Cutting Remarks: Cut Costs, Not Corners
Shaving expenses in the OR can be a hard pill to swallow.
John Kelly, IV, MD
0ur ORs have been striving to reduce overhead. The days of cost-cutting are here to stay, but it's sometimes a bitter pill to swallow.
- Recycling instruments. Months ago, when our OR went on a recycling spree, we used reusable arthroscopic shavers and burrs. The idea certainly had some merit: Why should an expensive shaver blade be tossed after only 5 minutes of usage? Several problems ensued. Some shaver blades sounded as if they were on life support and removed tissue at glacial speed. Some of the burrs were duller than a visit from the in-laws. Not to mention, rumors began to circulate that trace amounts of a previous patient's DNA could be detected in the recesses of the shaver tips. Great, we saved a few bucks on the shoulder scope, but the patient contracted mad cow disease!
- Standard shoulder anchor. Our administration has long urged our shoulder surgeons to use the same implant system. This is truly a tall order to fill. One commonly used anchor set has more parts than my hard drive. A rotator cuff anchor used by a colleague is straightforward and simple, but it has the pullout strength of sugarless bubble gum. Plus, since the material science of implants has exploded, the minute I may decide on one anchor, another stronger, more user-friendly and, yes, more effective anchor manifests.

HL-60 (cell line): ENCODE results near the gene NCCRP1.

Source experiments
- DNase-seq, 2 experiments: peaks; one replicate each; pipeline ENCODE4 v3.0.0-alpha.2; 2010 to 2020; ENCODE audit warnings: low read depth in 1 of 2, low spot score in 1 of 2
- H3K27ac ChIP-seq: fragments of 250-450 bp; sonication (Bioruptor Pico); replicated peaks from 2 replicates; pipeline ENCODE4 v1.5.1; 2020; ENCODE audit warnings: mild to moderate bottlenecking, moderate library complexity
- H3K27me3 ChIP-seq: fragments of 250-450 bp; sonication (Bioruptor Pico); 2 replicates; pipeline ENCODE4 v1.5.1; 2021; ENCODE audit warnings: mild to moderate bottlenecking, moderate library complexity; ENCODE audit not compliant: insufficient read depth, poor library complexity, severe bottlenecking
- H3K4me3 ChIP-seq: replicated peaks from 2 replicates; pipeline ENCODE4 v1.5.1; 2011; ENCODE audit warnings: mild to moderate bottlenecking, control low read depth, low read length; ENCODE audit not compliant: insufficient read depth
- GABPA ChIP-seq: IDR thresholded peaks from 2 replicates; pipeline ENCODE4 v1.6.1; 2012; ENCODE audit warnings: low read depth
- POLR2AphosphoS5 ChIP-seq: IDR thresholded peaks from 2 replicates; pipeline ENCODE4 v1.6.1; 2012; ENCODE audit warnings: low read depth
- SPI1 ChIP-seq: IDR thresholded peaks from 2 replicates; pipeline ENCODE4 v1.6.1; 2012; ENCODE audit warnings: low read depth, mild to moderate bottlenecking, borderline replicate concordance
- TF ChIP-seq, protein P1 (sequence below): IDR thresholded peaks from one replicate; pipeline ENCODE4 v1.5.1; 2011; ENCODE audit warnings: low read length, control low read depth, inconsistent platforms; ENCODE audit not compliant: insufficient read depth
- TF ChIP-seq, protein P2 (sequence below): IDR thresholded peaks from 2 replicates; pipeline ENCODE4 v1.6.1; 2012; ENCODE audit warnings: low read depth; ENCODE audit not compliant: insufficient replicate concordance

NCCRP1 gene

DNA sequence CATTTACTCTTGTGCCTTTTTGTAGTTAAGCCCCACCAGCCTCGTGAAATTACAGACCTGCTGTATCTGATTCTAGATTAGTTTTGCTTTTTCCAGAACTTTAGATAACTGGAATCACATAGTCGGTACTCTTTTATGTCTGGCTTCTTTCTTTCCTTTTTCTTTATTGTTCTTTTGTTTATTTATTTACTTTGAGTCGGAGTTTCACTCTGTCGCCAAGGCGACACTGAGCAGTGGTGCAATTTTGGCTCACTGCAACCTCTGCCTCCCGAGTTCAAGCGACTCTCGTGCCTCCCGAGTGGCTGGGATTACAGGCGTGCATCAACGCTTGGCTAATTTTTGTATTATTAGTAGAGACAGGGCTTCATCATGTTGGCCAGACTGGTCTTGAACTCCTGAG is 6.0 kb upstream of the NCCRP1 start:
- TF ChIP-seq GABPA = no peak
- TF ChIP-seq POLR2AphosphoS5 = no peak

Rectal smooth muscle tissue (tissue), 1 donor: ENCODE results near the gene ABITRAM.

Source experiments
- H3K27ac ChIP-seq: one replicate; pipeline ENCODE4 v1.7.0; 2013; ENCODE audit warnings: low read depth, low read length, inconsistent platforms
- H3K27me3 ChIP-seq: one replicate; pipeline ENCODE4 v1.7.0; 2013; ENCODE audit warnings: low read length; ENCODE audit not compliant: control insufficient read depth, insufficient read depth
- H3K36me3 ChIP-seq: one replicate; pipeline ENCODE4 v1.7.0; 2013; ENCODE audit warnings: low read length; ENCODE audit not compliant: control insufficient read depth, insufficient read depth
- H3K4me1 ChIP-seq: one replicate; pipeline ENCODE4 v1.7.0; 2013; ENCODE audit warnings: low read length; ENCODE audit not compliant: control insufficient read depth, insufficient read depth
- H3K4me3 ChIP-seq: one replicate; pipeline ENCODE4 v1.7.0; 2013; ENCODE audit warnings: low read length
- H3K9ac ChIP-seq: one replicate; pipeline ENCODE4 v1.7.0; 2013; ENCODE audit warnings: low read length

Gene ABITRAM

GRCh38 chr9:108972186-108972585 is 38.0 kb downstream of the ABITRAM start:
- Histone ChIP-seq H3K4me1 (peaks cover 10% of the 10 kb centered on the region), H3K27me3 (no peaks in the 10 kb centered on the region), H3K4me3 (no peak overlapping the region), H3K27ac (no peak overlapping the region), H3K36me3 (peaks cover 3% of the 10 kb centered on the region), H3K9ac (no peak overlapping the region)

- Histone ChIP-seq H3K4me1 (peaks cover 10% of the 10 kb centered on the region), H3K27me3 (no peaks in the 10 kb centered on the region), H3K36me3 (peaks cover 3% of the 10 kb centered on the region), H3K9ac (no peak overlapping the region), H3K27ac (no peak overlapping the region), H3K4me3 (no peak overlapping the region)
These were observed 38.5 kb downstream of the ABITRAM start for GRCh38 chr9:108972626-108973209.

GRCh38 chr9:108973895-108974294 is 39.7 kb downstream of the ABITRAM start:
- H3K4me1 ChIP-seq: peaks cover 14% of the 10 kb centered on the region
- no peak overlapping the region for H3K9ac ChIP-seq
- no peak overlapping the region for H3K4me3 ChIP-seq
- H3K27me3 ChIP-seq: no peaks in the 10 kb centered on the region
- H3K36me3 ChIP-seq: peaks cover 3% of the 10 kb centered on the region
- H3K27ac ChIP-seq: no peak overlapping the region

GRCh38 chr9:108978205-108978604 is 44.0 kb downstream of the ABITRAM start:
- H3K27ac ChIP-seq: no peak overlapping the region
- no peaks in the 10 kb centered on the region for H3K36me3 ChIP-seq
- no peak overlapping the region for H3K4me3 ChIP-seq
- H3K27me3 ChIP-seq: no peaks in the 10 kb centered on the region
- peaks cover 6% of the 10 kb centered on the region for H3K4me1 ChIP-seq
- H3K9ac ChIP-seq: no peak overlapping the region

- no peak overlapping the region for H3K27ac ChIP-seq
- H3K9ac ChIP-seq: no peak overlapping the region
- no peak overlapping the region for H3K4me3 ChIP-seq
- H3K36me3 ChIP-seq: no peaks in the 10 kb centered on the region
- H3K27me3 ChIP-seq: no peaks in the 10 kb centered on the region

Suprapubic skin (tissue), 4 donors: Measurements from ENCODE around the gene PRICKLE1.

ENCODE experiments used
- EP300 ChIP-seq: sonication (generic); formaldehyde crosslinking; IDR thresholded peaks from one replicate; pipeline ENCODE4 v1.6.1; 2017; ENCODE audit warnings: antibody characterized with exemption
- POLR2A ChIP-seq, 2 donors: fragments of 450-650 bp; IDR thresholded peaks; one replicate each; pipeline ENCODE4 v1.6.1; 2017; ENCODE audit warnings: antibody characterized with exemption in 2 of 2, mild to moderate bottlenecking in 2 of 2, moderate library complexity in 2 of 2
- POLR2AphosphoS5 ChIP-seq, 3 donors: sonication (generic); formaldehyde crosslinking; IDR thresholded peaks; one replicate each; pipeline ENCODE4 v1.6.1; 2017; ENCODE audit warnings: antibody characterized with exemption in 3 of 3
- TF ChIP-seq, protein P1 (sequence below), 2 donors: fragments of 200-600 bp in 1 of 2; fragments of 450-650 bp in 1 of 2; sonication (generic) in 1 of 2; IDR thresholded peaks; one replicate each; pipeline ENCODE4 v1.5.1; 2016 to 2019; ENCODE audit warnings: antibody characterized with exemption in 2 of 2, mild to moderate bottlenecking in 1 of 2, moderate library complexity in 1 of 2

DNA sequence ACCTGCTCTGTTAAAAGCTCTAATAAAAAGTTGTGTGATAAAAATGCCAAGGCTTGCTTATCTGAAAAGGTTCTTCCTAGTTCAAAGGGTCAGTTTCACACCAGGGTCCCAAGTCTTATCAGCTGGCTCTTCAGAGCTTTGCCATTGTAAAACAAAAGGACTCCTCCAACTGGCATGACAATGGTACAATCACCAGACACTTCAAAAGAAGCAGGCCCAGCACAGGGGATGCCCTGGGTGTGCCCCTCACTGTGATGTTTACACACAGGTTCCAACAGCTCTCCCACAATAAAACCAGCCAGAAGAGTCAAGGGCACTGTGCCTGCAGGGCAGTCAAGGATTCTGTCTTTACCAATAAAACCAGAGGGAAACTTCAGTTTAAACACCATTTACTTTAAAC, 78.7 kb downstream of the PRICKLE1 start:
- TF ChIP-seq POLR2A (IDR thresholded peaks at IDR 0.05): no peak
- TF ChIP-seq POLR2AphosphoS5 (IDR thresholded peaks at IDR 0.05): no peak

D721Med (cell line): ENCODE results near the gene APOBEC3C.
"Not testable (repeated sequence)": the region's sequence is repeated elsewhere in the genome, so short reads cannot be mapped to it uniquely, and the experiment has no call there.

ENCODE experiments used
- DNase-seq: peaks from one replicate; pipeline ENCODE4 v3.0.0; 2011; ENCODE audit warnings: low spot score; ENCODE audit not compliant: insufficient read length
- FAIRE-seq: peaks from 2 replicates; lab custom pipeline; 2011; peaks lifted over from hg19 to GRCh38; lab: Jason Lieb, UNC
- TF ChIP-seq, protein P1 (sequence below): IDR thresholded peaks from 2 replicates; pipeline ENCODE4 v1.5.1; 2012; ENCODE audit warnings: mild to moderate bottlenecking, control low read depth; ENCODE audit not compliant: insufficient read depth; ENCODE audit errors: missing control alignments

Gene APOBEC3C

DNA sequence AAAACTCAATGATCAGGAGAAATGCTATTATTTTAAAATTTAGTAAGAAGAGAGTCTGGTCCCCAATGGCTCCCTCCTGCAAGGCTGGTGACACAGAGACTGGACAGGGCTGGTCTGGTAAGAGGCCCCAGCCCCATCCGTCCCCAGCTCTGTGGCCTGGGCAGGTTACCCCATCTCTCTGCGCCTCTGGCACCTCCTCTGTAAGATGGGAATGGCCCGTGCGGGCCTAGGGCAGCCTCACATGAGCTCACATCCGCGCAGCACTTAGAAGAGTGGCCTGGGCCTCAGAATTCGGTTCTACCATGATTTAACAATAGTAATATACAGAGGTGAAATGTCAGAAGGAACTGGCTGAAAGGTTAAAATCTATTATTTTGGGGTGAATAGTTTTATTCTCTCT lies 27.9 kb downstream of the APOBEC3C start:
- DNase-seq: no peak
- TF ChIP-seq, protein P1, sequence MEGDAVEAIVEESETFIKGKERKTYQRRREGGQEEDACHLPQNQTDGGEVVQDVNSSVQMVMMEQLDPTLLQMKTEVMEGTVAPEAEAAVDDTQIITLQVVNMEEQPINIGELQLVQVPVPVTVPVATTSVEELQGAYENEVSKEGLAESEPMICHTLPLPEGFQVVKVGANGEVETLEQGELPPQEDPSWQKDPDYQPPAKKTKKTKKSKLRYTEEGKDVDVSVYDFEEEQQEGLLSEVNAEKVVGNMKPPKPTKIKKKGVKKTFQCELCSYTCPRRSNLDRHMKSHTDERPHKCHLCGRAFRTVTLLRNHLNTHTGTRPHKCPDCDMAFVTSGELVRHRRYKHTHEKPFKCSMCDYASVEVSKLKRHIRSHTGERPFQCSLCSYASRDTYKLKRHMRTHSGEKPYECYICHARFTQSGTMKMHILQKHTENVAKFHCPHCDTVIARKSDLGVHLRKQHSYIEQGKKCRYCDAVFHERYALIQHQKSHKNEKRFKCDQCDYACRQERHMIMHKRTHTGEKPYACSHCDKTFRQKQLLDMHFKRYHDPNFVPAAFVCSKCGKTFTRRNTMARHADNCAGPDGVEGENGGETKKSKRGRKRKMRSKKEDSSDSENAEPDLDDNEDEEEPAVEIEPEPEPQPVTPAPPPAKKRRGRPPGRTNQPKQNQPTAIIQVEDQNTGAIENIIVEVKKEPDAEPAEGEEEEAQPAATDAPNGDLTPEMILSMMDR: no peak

- Reusable gowns. Some time ago, we trialed recyclable OR gowns; yes, gowns that could be washed and used repeatedly. Truly a throwback to my days of residency. Now I have no issues with reusable garments, be they cloth or synthetic. However, the gowns that we trialed were better suited for Nanook of the North. They had to have an insulation rating of at least 90! With these gowns, 5 minutes into the case I was drenched in perspiration. "Ice pack to my neck STAT!" was a common refrain. During one particularly long and difficult surgery, I developed heat stroke. Three liters of Lactated Ringer's later the cramps subsided. The ice packs to the groin were no fun either. Our administration was faced with the decision either recycle the gowns or the surgeons. I guess we won.